9 Tips for School-Aged Kids to Make Friends
Some people might really enjoy time with friends, but making friends can be difficult, especially when it seems to come so naturally to others.
Here are 9 tips for making friends.
1. Pick the right setting
If you try to make friends with someone you’ve just met on the street, they’ll probably find it a bit off-putting. Try to make friends at your school or at an extra-curricular activity.
2. Use conversation starters
Greet someone by saying, “Hey, how’s it going?”. If you don’t know their name say “I’m_____. What’s your name?”
Ask them a question such as “How was your weekend?” for early in the week and “What did you get up to?” as a follow-up question.
Comment on your surroundings and the activity you’re about to do. For example, if you’re going to do an extra-curricular activity ask, “How long have you been doing_____?” and “What got you into it?”
Once you start talking, some more questions to ask are…
- What music do you listen to?
- Have you seen any good TV shows or movies lately?
- Do you have any brothers or sisters?
- Do you have any pets?
Share information about yourself too, but remember, communication works both ways. There should be an equal amount of talking and listening. Listening to what the other person says shows you care about what they have to say.
3. Use common interests
Find people who have something in common with you. That way you both have something to talk about and you can have fun doing things that you both enjoy. You can find people like this through school and extra-curricular activities, but also groups and teams outside of school.
Ask yourself, “what are my interests?” Do you like playing computer games, doing sports, or acting? Try doing a class or joining a group/team so you can meet people with similar interests to you.
Remember, not everyone has the exact same interests as you, and that’s OK. It’s great to discuss and be passionate about certain interests, but equally as important for friends to talk about the many different things they enjoy.
4. Meet people at school
The easiest time to make new friends is at the beginning of a school year, though you can make new friends all year round. Don’t be afraid to get to class early so you can chat with people while you’re waiting.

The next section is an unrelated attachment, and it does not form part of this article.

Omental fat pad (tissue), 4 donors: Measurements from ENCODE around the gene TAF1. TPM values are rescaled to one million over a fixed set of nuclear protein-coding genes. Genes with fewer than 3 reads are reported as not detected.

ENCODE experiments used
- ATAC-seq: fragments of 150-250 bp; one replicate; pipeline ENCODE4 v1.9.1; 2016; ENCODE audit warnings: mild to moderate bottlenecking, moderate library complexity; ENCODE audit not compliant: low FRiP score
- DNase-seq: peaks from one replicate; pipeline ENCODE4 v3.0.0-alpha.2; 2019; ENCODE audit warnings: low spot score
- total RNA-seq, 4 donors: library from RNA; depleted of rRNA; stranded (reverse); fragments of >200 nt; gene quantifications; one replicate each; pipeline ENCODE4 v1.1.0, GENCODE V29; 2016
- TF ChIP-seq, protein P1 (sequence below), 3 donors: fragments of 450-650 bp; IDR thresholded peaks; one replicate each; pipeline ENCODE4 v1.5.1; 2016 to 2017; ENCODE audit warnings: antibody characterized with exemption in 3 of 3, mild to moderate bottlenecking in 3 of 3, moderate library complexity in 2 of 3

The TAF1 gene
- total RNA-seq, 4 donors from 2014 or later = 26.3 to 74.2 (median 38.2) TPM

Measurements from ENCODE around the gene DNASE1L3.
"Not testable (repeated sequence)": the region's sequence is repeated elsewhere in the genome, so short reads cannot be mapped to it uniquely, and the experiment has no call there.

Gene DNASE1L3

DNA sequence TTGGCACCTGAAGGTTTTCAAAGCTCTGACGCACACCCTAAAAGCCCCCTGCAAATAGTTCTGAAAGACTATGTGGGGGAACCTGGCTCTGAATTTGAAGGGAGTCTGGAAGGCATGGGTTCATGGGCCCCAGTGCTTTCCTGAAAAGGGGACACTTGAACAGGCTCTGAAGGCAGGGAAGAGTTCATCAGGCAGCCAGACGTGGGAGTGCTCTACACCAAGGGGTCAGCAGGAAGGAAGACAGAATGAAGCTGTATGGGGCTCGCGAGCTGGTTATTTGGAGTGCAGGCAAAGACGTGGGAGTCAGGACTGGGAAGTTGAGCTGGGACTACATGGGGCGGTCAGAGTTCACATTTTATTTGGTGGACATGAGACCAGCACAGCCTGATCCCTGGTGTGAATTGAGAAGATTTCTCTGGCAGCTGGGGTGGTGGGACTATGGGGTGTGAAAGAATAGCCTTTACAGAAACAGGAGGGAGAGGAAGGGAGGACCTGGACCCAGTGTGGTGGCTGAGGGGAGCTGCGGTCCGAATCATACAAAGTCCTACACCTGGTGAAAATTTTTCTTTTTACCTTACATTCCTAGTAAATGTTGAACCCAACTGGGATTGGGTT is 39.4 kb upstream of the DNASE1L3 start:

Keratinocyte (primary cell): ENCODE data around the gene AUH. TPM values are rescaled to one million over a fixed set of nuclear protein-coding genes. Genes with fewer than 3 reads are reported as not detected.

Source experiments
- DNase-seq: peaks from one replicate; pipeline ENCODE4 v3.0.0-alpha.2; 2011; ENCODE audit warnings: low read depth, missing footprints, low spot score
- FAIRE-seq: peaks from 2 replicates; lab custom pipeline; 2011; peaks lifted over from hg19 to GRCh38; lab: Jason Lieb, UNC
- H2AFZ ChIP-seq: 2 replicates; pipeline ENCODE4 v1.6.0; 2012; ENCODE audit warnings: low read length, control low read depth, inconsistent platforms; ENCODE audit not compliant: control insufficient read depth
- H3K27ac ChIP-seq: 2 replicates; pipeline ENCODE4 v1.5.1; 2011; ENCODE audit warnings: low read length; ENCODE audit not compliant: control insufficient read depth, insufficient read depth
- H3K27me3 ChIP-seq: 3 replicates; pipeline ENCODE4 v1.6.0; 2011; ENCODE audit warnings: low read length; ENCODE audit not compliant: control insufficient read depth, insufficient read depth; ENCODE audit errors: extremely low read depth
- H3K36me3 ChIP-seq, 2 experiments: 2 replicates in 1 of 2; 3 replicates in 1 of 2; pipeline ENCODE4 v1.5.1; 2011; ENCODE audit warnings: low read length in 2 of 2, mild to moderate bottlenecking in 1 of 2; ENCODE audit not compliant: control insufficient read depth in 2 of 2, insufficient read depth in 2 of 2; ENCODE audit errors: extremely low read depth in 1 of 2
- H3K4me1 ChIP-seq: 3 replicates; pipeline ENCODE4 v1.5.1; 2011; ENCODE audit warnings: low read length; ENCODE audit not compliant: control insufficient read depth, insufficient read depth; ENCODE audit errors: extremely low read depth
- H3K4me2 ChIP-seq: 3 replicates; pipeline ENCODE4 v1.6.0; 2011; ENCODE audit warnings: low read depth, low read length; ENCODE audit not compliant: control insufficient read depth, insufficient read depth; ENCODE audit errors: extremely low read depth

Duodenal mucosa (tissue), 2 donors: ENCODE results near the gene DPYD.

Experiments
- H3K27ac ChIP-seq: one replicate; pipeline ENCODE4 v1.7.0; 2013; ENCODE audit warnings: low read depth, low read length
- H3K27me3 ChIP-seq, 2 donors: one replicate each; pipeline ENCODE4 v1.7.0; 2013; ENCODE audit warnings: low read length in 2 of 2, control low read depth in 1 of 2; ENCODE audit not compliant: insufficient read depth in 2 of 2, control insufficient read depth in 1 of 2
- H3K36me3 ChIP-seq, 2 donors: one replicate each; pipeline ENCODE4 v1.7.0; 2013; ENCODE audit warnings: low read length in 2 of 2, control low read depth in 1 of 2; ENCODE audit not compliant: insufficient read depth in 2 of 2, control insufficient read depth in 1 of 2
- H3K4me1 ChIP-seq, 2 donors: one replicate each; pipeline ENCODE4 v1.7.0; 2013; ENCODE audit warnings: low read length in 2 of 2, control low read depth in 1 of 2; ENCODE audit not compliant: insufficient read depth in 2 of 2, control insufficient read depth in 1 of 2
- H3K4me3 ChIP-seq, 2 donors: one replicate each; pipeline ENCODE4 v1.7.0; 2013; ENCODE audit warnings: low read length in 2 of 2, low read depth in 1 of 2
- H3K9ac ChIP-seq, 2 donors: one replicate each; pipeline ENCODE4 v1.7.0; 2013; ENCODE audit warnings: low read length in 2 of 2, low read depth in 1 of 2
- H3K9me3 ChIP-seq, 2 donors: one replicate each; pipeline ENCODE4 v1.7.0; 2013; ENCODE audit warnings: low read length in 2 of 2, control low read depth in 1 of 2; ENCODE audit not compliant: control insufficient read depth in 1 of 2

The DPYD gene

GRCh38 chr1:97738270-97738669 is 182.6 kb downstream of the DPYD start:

If you want to sit next to someone, ask “do you want to sit next to each other in class?” Ask someone to be your partner or to be in your group if you know there will be group work. Keep chatting with people after class as you move to your lockers or your next class.
If you like someone in your class ask them, “do you want to hang out at lunch?”
Some more conversation starters for school are…
- “How are you finding the assignment?”
- “What classes do you/did you have today? Do you like the class or the teacher?”
- “Are you in any clubs or sports teams? How’s that going?”
5. Be confident
This is easier said than done and sometimes we don’t feel so confident. However, sometimes the best policy is “fake it ‘til you make it”. Even if you feel shy or scared, go up to that person, say “hi” and try to make conversation. Even if the other person can see that you are nervous, they’ll probably appreciate the effort you’re making.
Never be afraid to take the first step. If you wait for people to make the first move you might be waiting forever.
6. Keep in contact
When you’ve talked to someone once and want to be their friend – keep it up! Say “hi” to them in the hallways and in class. One way to build up to saying hi if you are nervous is to smile at them instead.
Once you have got to know someone, ask for their number or Facebook/Instagram/Snapchat and say you would like to hang-out sometime outside school. (This is where your common interest comes in handy. If the person likes video games, for example, ask if they’d like to play games together.) If you are worried they might think it’s a date say, “do want to hang out outside of school as friends?”
Adding someone as a ‘friend’ on social media can be more casual and easy than getting someone’s number. Many people make friends online (safely) and it can be a great way to keep in touch, as being friends doesn’t always have to be in person. Remember to only add people online who you know and keep your profile private from everyone except friends.
7. Be yourself
This can be through your appearance, your manner, or your ideas. Don’t try to hide who you are. If you have an out-going personality, don’t squash it down to fit in with others. Likewise, if you are a naturally quiet person, you don’t have to put on a loud persona. If you want to find true friends, be who you are, be confident and you will find other people who like you for you.
8. Take care of your appearance
If we look confident in our appearance, we often seem confident to others. Keep your clothes neat and maintain good hygiene. This signals to other people that you feel confident enough about yourself to look after yourself. If you have a favourite piece of jewellery that you like or favourite key ring to put on your pencil case, show it off. It might just be a conversation starter.
9. Take a risk
Friendship is worth the risk, so put yourself out there! Making friends doesn’t happen overnight so be patient and, if friendship is what you are after, never lose hope.
If you would like more information about school-aged kids developing social skills to build confidence and make friends, speak to someone in our friendly team on 1300 668 482 or fill out our online enquiry form and we’ll get in touch with you to discuss how best we can support your family.